By Rajmund Dabrowski

A few years ago, I listened to parents of school kids at Sligo Adventist School in Takoma Park, MD, talk about how much their children’s lives were impacted by caring teachers who demonstrated Christian values in the way they interacted with the kids. This conversation made me reflect on a few individuals who have taken Jesus’ command to “suffer the little children” seriously.

One such example is Dr. Janusz Korczak, a pedagogue and guardian of homeless, neglected, and often abandoned children during World War II in Poland. Korczak refused to leave the Warsaw Ghetto because of these “adopted” children and met his fate in the gas chambers of Treblinka. His forte was “ethical sensitivity” in education—a belief that one should place the emotional development of a child on the same level as his or her physical development.

A journal entry on sparrows gives some insight into his approach: “During the summer, the windows were usually open and they would come into the room and sit on a flowerpot. If I was also sitting still, they were not afraid. But once, when I entered the room unexpectedly, a sparrow flew away and being scared off, it could not find a way out and hit the window glass. It was stunned. Maybe hurt, even. After that, before I entered my room, I would knock on the door.”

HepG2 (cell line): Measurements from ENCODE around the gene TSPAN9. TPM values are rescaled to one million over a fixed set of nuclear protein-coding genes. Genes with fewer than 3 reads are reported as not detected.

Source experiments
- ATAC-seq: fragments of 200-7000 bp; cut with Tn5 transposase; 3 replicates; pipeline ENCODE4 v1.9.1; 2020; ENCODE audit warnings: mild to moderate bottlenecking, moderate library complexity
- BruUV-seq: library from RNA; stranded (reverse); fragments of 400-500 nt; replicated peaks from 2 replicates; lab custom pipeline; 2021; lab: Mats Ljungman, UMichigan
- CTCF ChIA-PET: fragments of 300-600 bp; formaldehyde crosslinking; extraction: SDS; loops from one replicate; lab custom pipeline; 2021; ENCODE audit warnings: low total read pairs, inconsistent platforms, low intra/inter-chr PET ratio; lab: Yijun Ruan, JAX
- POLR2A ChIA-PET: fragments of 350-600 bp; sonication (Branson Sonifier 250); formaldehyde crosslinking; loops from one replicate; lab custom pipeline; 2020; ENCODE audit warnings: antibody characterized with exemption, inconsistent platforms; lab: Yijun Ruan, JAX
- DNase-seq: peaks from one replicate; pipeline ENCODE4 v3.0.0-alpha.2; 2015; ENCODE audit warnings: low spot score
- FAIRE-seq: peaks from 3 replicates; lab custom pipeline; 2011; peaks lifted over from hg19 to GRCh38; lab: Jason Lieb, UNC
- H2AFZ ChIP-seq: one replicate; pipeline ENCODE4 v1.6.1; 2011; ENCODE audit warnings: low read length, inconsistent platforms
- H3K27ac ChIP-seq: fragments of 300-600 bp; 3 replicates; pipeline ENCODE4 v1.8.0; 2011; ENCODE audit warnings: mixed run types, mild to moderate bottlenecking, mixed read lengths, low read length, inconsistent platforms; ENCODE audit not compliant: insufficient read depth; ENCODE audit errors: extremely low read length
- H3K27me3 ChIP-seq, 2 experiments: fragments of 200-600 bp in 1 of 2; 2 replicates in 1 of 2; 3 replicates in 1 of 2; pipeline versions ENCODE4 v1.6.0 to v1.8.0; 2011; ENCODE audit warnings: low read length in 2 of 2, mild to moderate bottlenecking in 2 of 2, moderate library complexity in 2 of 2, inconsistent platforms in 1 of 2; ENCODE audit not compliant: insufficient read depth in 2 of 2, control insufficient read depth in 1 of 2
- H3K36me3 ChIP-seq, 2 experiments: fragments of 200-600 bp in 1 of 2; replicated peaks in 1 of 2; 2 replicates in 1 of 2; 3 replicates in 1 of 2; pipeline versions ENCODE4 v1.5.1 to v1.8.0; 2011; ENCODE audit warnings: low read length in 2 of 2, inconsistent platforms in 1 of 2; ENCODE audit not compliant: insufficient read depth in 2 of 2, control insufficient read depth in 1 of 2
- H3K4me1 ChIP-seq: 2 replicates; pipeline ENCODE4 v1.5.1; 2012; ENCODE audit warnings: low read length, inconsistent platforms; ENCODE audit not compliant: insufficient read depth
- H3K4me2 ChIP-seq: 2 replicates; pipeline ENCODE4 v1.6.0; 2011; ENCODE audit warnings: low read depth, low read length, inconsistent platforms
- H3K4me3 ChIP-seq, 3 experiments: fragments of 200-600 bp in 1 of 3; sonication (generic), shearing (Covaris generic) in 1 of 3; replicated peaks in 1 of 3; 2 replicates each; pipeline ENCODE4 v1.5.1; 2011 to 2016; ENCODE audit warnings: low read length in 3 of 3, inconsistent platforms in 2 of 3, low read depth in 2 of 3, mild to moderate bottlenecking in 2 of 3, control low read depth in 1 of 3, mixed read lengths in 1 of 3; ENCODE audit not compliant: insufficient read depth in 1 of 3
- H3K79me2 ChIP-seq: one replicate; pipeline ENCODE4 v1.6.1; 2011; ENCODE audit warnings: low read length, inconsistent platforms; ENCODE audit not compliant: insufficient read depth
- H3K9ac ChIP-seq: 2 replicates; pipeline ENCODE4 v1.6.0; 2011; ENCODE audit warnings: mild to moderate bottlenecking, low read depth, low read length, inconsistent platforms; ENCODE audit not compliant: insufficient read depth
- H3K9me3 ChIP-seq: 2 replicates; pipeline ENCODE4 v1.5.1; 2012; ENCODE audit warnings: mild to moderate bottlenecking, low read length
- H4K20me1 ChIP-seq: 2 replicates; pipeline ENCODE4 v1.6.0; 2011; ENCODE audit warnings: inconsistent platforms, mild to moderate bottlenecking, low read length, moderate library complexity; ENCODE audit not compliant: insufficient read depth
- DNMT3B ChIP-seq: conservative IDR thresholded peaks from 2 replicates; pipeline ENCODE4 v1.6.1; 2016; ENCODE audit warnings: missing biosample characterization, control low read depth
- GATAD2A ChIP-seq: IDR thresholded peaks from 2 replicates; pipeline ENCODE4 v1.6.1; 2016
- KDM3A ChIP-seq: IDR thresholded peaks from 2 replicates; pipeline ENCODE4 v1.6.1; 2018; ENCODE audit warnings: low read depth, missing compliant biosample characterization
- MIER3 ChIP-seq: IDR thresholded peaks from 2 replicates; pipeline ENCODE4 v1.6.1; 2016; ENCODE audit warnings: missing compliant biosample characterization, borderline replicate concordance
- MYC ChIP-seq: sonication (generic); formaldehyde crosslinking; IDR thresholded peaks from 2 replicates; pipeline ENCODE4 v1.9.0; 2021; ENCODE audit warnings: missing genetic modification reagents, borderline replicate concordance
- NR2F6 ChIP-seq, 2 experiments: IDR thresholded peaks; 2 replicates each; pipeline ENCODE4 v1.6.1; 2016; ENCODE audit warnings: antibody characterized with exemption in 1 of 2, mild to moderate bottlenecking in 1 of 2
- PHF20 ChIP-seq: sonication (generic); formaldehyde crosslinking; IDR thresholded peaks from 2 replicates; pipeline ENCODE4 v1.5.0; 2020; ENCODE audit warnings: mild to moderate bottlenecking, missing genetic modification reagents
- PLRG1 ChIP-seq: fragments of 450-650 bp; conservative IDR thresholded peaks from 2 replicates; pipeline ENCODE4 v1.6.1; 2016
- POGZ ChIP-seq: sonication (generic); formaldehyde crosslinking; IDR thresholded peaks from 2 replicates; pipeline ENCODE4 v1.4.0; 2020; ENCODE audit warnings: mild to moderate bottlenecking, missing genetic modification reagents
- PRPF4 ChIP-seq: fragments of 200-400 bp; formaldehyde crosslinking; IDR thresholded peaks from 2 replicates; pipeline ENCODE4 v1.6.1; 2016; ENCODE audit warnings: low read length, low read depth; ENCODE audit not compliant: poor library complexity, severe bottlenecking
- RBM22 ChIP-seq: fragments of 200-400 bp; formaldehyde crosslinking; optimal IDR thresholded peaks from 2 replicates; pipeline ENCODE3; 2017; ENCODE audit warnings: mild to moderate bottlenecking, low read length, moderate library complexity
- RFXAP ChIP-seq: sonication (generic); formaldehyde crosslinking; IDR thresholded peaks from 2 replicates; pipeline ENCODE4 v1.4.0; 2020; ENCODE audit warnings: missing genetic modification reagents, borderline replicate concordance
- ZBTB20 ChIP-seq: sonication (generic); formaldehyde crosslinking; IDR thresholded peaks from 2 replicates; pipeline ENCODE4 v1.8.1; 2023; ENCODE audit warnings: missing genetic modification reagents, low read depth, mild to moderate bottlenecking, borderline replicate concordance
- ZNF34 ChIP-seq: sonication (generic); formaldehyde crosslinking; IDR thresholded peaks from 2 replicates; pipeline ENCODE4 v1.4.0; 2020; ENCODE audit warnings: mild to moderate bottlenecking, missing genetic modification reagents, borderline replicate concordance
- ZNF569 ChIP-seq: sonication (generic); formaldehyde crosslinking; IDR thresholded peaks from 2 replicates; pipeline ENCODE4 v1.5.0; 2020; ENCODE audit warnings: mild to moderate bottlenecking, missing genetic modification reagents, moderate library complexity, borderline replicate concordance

“But now, it’s wintertime and I have once again asked the glass-fitter to come and cut out a small [corner] piece of the window, so that sparrows can come in and eat. It’s warmer for them inside.”

When Korczak received psychologically crippled children into his homes for orphans, he treated them as he would the sparrows—aiming to make them feel secure.

Irena Sendler, a “saint” to many and a hero to others, is yet another example of one who “suffered” the little children. A nurse and social worker, Sendler organized the rescue of 2,500 kids from the Warsaw Ghetto during the Nazi occupation of the city. She took great risks to help Polish Jews held by the Nazis—an act that was punishable by death. Once, she was arrested and tortured by the Gestapo but refused to give up the names of the children who had been smuggled out of the ghetto by ambulance, through the sewers, and, once, under her skirt. She declared, “Saving even a single life was worth taking a risk. We are responsible for every life that comes across our lives.”

These days, like in the days of Jesus, His followers should ask themselves how to actively embrace the example of Jesus. His attitude toward the vulnerable was the opposite of that displayed by His disciples. His rebuke, and an example for His followers, is recorded in Matthew 19:13-14: “One day some parents brought their children to Jesus so He could lay His hands on them and pray for them. The disciples scolded the parents for bothering Him. But Jesus said, ‘Let the children come to me. Don’t stop them! For the Kingdom of Heaven belongs to those who are like these children.’”

Life offers us reminders. How would we act if such reminders propelled us into helping someone by being present in their lives? It could be enough at times to just keep them company and cast away the fear.

–Rajmund Dabrowski is RMC communication director and editor of Mountain Views. Email him at: [email protected]